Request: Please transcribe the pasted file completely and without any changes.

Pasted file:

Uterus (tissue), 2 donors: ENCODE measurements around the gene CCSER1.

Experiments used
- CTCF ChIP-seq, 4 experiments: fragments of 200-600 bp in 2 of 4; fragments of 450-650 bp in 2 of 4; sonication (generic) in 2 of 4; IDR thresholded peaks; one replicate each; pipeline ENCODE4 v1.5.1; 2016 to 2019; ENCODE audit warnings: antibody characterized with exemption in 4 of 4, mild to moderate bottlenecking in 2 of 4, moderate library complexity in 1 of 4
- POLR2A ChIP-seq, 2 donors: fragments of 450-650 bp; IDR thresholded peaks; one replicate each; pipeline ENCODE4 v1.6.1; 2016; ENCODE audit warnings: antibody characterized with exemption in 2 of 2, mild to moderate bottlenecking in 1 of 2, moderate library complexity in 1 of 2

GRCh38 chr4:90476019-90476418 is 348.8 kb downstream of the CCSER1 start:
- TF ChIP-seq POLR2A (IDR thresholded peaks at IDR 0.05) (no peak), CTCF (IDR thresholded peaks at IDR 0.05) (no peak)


Uterus (tissue), 2 donors: ENCODE measurements around the gene CCSER1.

Experiments used
- CTCF ChIP-seq, 4 experiments: fragments of 200-600 bp in 2 of 4; fragments of 450-650 bp in 2 of 4; sonication (generic) in 2 of 4; IDR thresholded peaks; one replicate each; pipeline ENCODE4 v1.5.1; 2016 to 2019; ENCODE audit warnings: antibody characterized with exemption in 4 of 4, mild to moderate bottlenecking in 2 of 4, moderate library complexity in 1 of 4
- POLR2A ChIP-seq, 2 donors: fragments of 450-650 bp; IDR thresholded peaks; one replicate each; pipeline ENCODE4 v1.6.1; 2016; ENCODE audit warnings: antibody characterized with exemption in 2 of 2, mild to moderate bottlenecking in 1 of 2, moderate library complexity in 1 of 2

GRCh38 chr4:90476019-90476418 is 348.8 kb downstream of the CCSER1 start:
- TF ChIP-seq POLR2A (IDR thresholded peaks at IDR 0.05) (no peak), CTCF (IDR thresholded peaks at IDR 0.05) (no peak)